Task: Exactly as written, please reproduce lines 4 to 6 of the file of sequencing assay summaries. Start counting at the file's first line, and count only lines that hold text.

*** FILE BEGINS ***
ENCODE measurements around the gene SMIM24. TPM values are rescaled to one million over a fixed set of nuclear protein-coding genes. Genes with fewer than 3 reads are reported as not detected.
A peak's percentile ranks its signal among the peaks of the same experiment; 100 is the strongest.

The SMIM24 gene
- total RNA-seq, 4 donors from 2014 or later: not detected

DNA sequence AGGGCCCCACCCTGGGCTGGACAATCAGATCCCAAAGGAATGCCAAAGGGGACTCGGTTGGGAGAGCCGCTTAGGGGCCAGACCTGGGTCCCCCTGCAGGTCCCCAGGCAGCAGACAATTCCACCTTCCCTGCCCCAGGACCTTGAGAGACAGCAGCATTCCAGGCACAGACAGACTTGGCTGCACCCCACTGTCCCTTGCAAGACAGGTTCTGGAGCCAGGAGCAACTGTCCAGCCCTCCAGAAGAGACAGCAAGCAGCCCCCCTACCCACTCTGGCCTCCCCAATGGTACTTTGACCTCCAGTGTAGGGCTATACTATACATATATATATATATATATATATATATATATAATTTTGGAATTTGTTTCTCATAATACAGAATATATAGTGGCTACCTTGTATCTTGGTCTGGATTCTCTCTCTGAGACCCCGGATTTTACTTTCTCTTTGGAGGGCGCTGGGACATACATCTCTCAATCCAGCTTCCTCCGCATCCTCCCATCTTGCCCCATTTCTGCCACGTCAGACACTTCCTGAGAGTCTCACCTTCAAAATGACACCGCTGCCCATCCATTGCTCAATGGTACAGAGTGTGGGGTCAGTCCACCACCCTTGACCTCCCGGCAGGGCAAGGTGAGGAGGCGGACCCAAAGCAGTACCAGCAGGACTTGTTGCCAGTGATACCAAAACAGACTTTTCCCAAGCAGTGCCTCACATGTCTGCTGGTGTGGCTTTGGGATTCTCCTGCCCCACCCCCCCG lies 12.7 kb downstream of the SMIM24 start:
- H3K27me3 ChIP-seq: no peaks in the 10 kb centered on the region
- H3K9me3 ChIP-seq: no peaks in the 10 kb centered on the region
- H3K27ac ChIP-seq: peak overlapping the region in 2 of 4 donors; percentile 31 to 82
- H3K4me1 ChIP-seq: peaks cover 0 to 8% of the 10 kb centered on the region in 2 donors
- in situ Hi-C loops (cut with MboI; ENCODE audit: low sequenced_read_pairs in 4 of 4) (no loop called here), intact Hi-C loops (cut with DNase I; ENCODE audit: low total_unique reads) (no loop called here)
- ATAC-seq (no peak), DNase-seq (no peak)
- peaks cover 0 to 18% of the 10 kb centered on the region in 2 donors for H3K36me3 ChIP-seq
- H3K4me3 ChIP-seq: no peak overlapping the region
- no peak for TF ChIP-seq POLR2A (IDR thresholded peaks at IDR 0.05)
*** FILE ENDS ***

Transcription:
- total RNA-seq, 4 donors from 2014 or later: not detected

DNA sequence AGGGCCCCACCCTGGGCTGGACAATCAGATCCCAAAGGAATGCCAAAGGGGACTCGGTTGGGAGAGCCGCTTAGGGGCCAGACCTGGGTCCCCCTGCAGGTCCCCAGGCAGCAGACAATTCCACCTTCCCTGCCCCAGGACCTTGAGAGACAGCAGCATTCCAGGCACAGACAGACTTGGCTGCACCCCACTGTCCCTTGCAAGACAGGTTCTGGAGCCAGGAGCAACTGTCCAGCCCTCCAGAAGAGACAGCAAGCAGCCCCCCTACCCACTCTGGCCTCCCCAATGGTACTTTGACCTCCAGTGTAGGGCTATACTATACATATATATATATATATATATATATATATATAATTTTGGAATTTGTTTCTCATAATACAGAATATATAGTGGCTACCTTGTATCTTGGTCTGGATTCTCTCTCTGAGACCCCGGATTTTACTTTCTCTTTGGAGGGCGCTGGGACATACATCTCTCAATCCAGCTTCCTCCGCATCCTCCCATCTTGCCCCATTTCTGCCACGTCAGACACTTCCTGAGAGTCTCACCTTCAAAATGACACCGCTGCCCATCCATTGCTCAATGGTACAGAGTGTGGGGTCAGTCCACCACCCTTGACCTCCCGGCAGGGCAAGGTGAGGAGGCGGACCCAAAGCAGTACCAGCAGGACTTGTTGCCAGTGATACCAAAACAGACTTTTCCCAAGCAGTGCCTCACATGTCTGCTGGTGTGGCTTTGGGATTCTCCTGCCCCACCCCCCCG lies 12.7 kb downstream of the SMIM24 start:
- H3K27me3 ChIP-seq: no peaks in the 10 kb centered on the region